Having slipped on the Seleçao shirt for the first time on 7 July 1957, Pele finally hung up his boots at the age of 37 in 1977. It therefore seems fitting that in 2007, 50 years after his international debut, the iconic former star is to receive the FIFA Presidential Award for his life's work.
He won everything, holds a long list of records and can still lay claim to being the legend of world football. Above and beyond his three FIFA World Cups™, O Rei lives on in the collective memory for his ability to create, surprise and invent something new every time he made contact with the ball.
As a fearsome goalscorer, visionary passer and born dribbler, Pele has spawned dreams in the minds of generation after generation. Brazil have come to represent the essence of the beautiful game, a reputation they owe to their illustrious No10, who set them on their way to their first ever triumph in the biggest tournament of all.
Spotted at just 11 years of age by Brazil international Waldemar
de Brito, Pele joined Santos at 15. A year later, on 7 July 1957,
the youngster marked his first international appearance in the 2-1
defeat by Argentina by striking his first goal within the imposing
surroundings of the gargantuan Maracana stadium. At the time, the
Maracana faithful were still mourning the loss of the 1950 FIFA
World Cup Final to Uruguay, but Pele soon made them forget that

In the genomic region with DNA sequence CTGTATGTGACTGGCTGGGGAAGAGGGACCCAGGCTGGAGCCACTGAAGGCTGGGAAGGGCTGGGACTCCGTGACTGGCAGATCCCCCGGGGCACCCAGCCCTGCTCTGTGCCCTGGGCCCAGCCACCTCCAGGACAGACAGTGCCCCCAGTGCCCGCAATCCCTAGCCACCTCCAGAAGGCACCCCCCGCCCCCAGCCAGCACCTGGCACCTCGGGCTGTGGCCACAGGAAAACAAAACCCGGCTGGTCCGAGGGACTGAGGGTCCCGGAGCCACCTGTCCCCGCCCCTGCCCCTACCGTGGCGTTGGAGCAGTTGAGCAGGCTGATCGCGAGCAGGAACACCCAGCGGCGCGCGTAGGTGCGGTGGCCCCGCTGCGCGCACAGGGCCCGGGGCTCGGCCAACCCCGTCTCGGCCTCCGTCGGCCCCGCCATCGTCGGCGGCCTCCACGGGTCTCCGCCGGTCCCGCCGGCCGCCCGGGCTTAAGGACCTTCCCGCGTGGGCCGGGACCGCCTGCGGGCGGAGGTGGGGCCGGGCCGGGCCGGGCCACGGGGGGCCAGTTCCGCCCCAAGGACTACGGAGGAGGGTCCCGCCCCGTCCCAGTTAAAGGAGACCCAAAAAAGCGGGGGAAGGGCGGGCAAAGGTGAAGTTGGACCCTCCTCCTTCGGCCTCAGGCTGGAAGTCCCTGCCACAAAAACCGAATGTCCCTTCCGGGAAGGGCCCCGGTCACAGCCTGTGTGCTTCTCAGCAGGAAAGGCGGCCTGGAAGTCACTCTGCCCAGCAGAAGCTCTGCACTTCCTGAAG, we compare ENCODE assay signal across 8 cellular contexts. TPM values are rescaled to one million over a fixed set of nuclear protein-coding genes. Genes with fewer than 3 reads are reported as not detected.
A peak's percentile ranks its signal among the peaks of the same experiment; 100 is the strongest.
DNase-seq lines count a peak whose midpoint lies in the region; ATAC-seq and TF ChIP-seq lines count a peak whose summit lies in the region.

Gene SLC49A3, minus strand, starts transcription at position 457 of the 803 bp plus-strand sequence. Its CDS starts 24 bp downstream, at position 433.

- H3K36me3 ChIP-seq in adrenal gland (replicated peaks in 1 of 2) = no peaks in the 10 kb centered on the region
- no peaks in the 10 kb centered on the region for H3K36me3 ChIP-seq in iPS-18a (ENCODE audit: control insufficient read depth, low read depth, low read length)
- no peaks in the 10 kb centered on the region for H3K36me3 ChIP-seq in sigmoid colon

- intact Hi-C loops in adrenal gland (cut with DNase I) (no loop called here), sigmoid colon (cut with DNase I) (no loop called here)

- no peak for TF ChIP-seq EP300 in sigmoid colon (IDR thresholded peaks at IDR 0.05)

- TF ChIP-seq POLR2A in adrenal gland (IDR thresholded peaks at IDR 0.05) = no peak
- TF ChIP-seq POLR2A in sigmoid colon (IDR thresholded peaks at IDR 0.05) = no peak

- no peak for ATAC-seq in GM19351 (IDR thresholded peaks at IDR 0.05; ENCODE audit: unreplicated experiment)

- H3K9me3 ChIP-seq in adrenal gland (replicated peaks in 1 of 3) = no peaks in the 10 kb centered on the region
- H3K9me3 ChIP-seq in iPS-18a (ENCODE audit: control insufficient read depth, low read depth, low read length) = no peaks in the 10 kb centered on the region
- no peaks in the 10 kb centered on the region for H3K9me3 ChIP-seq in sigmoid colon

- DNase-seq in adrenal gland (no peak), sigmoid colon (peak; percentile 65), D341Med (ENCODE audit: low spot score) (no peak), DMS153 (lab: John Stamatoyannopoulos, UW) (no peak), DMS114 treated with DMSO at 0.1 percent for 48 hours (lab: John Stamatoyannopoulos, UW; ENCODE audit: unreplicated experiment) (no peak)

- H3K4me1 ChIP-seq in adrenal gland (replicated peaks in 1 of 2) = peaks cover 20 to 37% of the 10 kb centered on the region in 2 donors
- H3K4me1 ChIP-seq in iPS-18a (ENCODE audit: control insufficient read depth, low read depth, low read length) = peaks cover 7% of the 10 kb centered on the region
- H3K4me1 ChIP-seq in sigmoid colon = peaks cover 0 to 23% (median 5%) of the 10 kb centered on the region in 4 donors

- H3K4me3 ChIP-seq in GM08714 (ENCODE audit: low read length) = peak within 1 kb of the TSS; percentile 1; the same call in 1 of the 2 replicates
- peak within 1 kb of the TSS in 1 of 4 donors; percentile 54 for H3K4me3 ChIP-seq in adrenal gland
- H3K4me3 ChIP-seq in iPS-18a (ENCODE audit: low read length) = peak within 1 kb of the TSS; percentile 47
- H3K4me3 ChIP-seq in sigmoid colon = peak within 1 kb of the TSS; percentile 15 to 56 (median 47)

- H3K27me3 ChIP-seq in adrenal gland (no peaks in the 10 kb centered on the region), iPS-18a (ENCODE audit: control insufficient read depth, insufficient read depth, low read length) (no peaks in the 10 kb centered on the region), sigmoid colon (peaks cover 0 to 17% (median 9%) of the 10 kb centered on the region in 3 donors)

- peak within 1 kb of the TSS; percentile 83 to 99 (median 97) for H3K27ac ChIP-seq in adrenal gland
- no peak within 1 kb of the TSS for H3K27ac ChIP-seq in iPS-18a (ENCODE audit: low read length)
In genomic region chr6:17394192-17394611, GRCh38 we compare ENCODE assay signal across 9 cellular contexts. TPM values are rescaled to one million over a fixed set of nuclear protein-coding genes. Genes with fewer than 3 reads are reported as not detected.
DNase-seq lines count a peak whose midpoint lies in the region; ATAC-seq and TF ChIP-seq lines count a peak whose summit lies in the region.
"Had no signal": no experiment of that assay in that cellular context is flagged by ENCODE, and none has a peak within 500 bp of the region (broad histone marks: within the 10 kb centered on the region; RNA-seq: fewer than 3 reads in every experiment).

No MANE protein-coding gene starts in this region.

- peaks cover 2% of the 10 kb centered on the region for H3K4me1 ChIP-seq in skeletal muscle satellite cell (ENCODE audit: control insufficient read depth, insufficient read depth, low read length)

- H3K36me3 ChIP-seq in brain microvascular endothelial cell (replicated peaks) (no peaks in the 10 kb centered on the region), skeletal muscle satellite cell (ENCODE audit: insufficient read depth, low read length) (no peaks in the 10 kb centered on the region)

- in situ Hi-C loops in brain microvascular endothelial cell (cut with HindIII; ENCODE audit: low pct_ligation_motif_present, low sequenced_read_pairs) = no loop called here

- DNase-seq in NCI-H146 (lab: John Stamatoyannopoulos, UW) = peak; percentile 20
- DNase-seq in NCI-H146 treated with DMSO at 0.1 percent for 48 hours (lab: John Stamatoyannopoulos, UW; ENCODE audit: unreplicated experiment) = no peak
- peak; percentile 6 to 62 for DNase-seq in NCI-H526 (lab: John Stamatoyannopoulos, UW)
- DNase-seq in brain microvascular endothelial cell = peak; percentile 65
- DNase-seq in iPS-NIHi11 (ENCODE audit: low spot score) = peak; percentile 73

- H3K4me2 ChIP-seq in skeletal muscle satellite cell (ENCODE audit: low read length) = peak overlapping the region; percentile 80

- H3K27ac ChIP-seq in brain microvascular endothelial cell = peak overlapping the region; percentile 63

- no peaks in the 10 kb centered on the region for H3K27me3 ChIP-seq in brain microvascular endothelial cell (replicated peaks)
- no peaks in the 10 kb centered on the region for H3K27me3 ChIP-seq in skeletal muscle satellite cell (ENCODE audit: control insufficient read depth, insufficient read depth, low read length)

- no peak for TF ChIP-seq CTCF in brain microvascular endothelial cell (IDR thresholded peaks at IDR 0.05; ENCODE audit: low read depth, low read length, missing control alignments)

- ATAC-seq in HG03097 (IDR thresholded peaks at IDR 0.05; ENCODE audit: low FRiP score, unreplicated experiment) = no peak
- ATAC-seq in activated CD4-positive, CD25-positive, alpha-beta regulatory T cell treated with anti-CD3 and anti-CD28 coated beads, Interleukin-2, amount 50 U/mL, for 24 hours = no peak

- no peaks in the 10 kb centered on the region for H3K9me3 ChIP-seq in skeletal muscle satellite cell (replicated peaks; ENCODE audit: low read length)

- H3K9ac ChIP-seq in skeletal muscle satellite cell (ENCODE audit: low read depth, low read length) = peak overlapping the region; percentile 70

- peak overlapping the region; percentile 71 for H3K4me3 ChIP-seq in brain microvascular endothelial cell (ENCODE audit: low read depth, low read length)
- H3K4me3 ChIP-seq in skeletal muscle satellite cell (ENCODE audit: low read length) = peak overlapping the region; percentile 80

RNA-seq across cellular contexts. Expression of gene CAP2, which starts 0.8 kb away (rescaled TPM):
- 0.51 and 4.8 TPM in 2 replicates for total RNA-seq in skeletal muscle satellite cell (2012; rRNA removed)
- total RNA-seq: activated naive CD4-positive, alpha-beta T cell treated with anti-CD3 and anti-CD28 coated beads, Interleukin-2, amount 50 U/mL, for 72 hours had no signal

bitter setback with the skills that would lead the
Auriverde to global glory.
1,281 goals in 1,363 matches
Pele's final farewell came 20 years later on 1 October 1977, with Giants Stadium in New York the backdrop. His last match featured the only two clubs he ever represented - Santos and New York Cosmos - and when the final whistle had blown he could look back on a career filled with trophies and unbelievable records. In 1969, for example, 12 years after starting out in the game, he fired in his 1000 th goal amid indescribable scenes at the Maracana. He scored five goals in the same match on six occasions, as well as four goals on 30 occasions and an incredible 92 hat tricks. He even managed to find the back of the net eight times against Botafogo in 1964, and when all was said and done he had hit 1,281 goals in 1,363 games and won 92 international caps.
The most memorable of those came during the 1970 FIFA World Cup, the first to be beamed in colour to television sets around the planet. O Rei was a dazzling presence during that tournament and he enthralled the viewing public with a string of mesmerising moments: his attempt to score from the halfway line against Czechoslovakia, the header against England that prompted a miraculous Gordon Banks save and the way he bamboozled Uruguayan goalkeeper Ladislao Mazurkiewicz without even touching the ball. "Before the match, I told myself he's just flesh and bones like me, but I soon found out I was wrong" explained solid Italy defender Tarcisio Burgnich after an unforgettable final.
When Pele eventually called time on his playing career at
37 years of age in 1977, Brazil's ambassador to the United
Nations, J.B.Pinheiro, gave his own glowing review of his
compatriot's influence: "Pele played football for 22 years
and during that time he did more for friendship and fraternity than
any other ambassador."
Since then, Pele has used his unique status in the best way possible, to the benefit of his country, the UN, UNICEF and, of course, football itself, not least through his membership of FIFA's Football Committee. "Every child in the world who plays football wants to be Pele," the legend himself has said in the past. "Because of that, I have a big responsibility not only to show them how to be a footballer, but also how to be a man."